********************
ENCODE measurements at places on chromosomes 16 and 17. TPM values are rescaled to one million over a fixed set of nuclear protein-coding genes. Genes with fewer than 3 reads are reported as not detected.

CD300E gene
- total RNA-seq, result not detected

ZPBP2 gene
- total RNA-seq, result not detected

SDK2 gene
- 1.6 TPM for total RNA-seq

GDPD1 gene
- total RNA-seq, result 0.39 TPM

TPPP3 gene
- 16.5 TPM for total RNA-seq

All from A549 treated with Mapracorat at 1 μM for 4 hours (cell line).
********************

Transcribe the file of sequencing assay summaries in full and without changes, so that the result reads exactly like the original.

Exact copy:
ENCODE measurements at places on chromosomes 16 and 17. TPM values are rescaled to one million over a fixed set of nuclear protein-coding genes. Genes with fewer than 3 reads are reported as not detected.

CD300E gene
- total RNA-seq, result not detected

ZPBP2 gene
- total RNA-seq, result not detected

SDK2 gene
- 1.6 TPM for total RNA-seq

GDPD1 gene
- total RNA-seq, result 0.39 TPM

TPPP3 gene
- 16.5 TPM for total RNA-seq

All from A549 treated with Mapracorat at 1 μM for 4 hours (cell line).